The impact of ethics and fraud pentagon theory on academic fraud behavior

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Dhita Permata Wira Utami

Abstract

This study aims to determine the impact of ethics, pressure, opportunity, rationalization, competence, and arrogance on accounting students' academic fraud behavior. The population of this research consists of UPN "Veteran" Yogyakarta accounting students. The number of samples used in this study was 170 respondents representing several criteria and have taken the Auditing I and Business Ethics courses. The dependent variable (Y) in this study is academic fraud behavior. The independent variables include ethics (X1), pressure (X2), opportunity (X3), rationalization (X4), competence (X5), and arrogance (X6). The method used in this research is the quantitative method. The data used were the primary data. The results of this study indicate that ethics, pressure, and competence have an impact on academic fraud behavior. In contrast, opportunities, rationalization, and arrogance do not affect academic fraud behavior.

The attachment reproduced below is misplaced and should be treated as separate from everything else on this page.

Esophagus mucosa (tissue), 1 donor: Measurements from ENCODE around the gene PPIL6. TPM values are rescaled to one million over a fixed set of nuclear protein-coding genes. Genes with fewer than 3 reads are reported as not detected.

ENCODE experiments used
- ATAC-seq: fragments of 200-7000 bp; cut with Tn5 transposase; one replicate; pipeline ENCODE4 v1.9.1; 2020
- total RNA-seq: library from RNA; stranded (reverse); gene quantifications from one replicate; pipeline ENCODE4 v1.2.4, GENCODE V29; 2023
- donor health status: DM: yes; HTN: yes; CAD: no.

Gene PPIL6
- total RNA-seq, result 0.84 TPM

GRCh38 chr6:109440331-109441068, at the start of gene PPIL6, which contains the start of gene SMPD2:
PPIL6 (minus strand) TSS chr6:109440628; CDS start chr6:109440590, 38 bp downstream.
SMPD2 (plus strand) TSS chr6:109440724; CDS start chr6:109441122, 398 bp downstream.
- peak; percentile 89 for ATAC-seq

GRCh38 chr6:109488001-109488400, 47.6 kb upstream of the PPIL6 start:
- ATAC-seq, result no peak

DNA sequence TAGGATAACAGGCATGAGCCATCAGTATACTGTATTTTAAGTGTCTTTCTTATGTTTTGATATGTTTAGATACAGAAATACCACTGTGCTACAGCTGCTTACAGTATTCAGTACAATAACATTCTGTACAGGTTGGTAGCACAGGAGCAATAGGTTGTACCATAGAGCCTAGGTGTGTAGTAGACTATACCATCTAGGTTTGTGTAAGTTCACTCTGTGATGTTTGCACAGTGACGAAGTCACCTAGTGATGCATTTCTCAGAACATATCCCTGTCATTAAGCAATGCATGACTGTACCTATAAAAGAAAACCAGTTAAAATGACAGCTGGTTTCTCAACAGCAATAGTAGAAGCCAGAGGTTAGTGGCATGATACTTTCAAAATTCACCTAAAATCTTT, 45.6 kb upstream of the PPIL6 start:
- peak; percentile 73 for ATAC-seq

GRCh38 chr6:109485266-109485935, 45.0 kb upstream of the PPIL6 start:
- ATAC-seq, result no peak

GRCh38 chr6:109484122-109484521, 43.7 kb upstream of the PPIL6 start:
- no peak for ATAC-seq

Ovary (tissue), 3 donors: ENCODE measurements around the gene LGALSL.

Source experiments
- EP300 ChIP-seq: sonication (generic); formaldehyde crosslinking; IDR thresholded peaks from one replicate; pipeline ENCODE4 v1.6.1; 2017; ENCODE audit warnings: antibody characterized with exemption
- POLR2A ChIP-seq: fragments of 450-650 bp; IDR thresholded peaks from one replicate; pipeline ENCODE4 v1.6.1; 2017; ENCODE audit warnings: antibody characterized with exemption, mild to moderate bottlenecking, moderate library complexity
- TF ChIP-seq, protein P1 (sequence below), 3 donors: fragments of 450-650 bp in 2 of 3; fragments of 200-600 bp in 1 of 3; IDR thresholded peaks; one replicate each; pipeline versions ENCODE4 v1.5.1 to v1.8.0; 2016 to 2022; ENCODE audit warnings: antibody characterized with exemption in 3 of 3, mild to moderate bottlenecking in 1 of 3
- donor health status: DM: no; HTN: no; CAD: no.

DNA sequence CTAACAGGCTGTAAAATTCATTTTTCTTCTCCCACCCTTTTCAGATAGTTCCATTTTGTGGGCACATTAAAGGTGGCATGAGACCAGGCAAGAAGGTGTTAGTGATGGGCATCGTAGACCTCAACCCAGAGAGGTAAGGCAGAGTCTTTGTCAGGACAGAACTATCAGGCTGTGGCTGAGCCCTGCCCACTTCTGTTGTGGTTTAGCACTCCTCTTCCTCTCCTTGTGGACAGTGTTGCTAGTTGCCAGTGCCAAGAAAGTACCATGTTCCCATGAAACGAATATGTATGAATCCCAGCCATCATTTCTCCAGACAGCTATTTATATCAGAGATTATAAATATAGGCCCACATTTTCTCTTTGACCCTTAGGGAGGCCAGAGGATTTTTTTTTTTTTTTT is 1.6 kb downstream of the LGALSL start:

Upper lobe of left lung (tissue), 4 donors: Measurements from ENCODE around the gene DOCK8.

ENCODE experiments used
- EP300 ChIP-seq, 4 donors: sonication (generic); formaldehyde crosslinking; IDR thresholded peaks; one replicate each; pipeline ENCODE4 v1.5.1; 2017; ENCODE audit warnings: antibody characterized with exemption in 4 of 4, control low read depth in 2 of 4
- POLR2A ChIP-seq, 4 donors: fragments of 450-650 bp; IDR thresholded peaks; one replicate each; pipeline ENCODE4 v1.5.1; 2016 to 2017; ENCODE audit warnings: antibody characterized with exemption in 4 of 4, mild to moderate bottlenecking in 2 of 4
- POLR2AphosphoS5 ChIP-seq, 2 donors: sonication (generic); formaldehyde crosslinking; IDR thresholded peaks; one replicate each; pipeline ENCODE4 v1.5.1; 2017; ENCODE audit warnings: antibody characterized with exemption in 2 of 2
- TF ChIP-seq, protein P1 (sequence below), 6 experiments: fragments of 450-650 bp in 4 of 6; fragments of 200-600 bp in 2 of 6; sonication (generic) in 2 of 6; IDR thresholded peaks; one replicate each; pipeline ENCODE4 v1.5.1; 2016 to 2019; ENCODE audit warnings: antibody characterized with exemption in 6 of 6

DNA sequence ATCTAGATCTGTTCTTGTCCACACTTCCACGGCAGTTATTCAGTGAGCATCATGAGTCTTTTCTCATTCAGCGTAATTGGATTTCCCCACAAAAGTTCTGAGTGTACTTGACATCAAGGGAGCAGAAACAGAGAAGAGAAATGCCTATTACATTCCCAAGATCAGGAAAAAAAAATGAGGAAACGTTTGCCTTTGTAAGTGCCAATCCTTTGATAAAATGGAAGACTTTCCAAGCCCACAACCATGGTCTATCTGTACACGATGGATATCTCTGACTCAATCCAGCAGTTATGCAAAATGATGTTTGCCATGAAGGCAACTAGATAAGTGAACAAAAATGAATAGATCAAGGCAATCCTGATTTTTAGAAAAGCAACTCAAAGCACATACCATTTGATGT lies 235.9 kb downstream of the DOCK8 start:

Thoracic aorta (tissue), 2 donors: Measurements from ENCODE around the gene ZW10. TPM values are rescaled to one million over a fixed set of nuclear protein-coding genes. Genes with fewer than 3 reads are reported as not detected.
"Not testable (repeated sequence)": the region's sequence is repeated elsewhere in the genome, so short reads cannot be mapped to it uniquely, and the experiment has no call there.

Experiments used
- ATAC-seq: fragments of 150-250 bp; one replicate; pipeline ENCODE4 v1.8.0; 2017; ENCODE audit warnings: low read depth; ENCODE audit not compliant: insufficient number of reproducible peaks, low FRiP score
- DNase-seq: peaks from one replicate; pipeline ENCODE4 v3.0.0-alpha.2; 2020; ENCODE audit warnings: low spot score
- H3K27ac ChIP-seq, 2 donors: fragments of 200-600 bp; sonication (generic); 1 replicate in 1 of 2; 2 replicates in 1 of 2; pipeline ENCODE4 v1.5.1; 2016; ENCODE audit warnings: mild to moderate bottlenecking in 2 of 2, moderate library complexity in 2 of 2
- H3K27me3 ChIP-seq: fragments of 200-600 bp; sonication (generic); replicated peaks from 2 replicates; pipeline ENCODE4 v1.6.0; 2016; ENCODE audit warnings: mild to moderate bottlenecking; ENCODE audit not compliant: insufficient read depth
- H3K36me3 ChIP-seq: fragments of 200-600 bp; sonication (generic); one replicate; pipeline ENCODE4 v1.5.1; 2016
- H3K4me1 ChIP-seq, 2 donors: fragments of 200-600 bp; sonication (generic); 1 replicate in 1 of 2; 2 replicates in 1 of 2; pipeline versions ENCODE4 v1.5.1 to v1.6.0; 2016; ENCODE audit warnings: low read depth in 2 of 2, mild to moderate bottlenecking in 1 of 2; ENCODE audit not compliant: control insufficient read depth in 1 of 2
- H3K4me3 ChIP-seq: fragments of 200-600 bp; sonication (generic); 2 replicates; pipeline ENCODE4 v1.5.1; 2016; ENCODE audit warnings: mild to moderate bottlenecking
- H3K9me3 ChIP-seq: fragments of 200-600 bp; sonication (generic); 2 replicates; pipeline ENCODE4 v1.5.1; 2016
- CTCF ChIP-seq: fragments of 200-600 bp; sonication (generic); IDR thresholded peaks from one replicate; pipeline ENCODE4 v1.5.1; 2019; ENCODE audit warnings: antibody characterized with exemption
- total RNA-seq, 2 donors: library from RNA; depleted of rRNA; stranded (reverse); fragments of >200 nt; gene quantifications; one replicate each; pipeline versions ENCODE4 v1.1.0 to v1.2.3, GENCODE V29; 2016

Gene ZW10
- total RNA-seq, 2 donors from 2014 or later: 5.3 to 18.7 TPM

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Section
Articles